Air quality - ammonia
Ammonia is released to the atmosphere from livestock urine and excreta as well as from manufactured fertilisers such as ammonium nitrate and urea. Ammonia in the atmosphere causes acidification of rain (acid rain) and can react with atmospheric sulphur dioxide to form fine particulates (PM10 and PM2.5) which are harmful to health.
The UK is committed to reducing its ammonia emissions and in 1999 signed up to the Gothenburg Protocol to abate acidification, eutrophication and ground level ozone. In addition, the National Emissions Ceilings Directive sets ceilings for each European Member State for emissions of ammonia, oxides of nitrogen, sulphur dioxide and volatile organic compounds (VOCs). These four pollutants are primarily responsible for acidification, eutrophication and ground-level ozone.
The revised Directive is being developed with the aim of reducing ammonia in the environment, including agricultural systems. It will include reduction targets for 2020 and 2030. The Government is assessing how these are to be delivered. It is anticipated that farmers will have to adopt low-emissions technologies.
Reducing ammonia losses
Livestock farmers can reduce ammonia losses through good practice in the following areas: diet formulation, ventilation including scrubbers and bio filters, slurry cooling and/or acidification, slurry storage and manure spreading techniques. Further information on options for ammonia mitigation can be found here.
Establishing ammonia emission factors for straw-based finishing pig buildings and evaluating improved ventilation systems
We have been measuring the ammonia emissions from different pig buildings in order to help update emission factors. One straw-based and one fully slatted finisher farm were used for the trial.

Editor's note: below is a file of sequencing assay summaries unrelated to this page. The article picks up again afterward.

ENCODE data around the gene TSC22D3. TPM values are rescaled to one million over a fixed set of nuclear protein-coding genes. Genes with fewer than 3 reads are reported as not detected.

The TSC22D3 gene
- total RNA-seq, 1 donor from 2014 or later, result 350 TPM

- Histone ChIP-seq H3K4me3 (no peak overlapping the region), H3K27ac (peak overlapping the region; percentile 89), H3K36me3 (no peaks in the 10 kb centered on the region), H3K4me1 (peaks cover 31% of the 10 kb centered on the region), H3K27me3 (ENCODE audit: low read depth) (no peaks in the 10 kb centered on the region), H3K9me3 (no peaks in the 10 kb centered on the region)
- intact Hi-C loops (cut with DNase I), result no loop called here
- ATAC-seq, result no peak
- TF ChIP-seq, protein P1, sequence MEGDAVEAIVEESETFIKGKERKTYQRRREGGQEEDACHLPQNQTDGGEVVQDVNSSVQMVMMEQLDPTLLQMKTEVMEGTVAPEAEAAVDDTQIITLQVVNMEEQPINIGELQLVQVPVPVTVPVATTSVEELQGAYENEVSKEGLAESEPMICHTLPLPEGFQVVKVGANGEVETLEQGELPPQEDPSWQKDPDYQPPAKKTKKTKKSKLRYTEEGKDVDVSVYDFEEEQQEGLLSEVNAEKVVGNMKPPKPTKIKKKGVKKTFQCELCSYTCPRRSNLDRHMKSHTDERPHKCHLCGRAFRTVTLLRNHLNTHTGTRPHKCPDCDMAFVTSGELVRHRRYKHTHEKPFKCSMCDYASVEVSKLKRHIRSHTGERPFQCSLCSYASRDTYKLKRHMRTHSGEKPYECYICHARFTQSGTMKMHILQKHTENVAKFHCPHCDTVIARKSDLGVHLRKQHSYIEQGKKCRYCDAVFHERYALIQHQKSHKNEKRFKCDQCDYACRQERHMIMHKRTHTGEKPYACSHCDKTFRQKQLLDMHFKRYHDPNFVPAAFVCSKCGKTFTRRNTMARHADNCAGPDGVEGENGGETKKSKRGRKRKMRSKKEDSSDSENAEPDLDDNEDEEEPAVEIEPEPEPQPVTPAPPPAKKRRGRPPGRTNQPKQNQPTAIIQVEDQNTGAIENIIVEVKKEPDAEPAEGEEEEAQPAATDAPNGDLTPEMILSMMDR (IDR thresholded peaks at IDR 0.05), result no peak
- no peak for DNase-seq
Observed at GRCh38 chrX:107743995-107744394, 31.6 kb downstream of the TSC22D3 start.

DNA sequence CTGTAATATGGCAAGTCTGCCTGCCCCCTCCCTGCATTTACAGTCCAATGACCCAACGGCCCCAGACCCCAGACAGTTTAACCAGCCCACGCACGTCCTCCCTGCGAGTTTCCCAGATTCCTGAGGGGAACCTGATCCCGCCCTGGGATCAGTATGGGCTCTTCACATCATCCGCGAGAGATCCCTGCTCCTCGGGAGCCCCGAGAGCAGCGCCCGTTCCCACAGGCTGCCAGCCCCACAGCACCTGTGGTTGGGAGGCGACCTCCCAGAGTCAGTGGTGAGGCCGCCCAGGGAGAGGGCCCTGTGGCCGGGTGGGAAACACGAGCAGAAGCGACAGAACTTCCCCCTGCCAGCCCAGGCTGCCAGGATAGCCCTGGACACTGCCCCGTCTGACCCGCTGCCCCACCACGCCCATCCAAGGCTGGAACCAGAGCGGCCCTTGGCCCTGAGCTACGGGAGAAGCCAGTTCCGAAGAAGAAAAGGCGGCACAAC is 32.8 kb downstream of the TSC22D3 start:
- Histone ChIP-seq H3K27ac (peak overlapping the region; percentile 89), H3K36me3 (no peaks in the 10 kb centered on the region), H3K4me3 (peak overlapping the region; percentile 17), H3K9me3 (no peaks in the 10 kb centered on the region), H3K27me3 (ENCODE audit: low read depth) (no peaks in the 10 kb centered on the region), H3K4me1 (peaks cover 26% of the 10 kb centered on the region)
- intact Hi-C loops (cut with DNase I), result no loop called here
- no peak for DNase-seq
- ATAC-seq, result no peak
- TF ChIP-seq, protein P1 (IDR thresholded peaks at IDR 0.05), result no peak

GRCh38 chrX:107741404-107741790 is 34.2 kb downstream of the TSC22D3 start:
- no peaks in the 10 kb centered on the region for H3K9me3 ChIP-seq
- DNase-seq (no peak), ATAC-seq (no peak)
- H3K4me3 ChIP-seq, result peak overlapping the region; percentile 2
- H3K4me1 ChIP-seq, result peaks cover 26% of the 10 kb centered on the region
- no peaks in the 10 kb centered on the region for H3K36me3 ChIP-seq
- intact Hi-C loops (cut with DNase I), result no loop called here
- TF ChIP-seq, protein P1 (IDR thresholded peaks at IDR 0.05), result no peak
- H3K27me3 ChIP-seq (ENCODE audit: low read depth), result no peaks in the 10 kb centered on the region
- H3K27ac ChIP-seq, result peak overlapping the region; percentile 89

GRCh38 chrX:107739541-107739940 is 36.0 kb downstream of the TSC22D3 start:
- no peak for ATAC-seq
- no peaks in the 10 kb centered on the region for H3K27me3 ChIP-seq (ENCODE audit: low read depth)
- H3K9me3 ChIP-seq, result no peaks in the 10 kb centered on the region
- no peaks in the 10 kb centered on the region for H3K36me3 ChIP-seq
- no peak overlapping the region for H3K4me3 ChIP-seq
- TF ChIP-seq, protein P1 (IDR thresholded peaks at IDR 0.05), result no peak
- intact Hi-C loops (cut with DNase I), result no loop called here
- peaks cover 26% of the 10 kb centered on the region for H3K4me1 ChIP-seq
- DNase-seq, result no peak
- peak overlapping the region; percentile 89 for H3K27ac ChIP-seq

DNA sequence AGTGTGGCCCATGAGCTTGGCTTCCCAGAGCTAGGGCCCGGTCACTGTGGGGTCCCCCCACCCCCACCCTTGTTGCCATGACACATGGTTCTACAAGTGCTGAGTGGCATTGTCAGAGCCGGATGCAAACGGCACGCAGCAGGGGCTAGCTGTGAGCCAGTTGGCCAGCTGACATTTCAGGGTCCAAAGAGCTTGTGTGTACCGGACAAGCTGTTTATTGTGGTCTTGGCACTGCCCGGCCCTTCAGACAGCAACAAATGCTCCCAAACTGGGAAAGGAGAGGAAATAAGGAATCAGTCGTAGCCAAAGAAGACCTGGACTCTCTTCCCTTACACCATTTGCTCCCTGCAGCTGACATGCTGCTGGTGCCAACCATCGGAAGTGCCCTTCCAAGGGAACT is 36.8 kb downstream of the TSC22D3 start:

The ammonia concentration in the inlet and exhaust air was measured, using the ammonia analyser developed by AHDB in conjunction with Harper Adams. In addition, the number of pigs, weights, feed intake, protein content of diets, ventilation rates, external and internal temperature and relative humidity were also recorded, as per the internationally recognised VERA protocol, which is the first to standardise how measurements are taken and results presented. This allows results from different studies to be compared and systems benchmarked.
The results, expressed in kilograms of ammonia per animal place, per year (kgNH3/AP/year) indicate that current commercial performance is much better than the current EFs, and results (mean) are:
Finishers on slats: 1.72kgNH3/AP/year, vs EA EF 3.1kgNH3/AP/year
Finishers on straw: 1.22kgNH3/AP/year, vs EA EF 2.97kgNH3/AP/year
Due to the positive outcome of these trials, AHDB is working on an accelerated programme of monitoring so the industry can work from a better base.
AHDB Pork ammonia sensor
AHDB Pork has developed an ammonia sensor with Harper Adams University for use on pig farms, to assess the performance and environmental impact of new buildings and/or feeding regimes.
It is anticipated that this will be used to establish current levels of ammonia emissions from modern buildings and to confirm appropriate emissions factors. Click here for details of this project.
Permitted farms have to apply production systems which are proven to reduce emissions of ammonia to the atmosphere. These are detailed in the European Commission’sBest Available Techniques (BAT) Reference document (BREF) which describes management practices, housing systems and techniques that minimise emissions and environmental impact. These have to be employed when planning new pig housing and slurry storage facilities on permitted installations.
Environment Agency document: How to Comply with Your Environmental Permit for Intensive Agriculture, please AHDB Pork guidance on permitted agriculture.
Tried and Tested
Tried and Tested aims to help farmers to improve nutrient management planning through a toolkit of practical nutrient, manure and feed planning guidance.